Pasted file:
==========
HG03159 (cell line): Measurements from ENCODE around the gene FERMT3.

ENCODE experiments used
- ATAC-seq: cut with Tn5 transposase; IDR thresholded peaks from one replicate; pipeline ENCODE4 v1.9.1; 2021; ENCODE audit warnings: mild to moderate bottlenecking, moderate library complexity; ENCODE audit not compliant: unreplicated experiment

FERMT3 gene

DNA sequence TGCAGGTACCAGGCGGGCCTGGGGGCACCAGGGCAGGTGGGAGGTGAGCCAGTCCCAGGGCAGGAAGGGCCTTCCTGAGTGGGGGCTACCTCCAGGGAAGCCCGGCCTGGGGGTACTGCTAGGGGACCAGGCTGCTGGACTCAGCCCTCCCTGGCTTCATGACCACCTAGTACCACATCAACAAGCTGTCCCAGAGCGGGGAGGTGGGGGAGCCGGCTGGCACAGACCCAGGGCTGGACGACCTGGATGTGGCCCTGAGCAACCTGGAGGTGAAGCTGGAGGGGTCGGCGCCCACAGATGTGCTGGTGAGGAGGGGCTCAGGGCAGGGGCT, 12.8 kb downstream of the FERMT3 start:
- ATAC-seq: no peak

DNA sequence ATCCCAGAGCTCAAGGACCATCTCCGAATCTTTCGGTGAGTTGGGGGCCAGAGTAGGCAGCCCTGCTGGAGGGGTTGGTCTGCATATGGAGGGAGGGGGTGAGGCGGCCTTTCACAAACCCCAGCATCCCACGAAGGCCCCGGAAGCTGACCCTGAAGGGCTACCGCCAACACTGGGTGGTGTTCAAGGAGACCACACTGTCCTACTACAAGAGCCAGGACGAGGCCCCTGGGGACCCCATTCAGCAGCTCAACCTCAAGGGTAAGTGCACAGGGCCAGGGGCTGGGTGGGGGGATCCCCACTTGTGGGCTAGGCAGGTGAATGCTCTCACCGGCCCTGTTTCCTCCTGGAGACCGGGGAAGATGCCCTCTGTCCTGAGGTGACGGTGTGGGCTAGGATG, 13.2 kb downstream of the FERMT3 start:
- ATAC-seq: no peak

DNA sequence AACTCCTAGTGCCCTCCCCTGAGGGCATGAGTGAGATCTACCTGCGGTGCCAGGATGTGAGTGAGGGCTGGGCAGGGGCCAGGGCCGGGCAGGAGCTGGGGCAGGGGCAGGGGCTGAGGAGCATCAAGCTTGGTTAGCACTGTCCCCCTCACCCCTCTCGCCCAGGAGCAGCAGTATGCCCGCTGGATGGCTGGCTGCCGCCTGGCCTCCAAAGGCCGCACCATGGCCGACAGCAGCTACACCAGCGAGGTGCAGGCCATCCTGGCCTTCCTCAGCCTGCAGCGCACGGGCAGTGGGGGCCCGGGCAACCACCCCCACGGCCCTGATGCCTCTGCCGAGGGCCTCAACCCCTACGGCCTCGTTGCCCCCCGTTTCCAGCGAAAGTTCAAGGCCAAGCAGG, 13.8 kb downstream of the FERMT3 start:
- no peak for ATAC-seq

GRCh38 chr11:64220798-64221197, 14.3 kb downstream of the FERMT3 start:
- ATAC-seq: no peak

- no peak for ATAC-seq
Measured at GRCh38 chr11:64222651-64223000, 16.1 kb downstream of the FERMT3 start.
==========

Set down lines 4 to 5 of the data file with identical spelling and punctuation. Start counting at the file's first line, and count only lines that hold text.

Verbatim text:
FERMT3 gene

DNA sequence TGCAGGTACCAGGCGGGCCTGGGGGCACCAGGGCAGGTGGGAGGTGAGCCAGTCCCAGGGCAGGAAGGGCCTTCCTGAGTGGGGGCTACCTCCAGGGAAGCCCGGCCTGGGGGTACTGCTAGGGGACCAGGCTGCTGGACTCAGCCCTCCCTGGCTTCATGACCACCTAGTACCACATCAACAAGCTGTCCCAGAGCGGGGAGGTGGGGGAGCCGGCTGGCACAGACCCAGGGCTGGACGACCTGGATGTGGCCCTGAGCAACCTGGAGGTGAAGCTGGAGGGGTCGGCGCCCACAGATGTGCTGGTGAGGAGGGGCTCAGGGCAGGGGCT, 12.8 kb downstream of the FERMT3 start: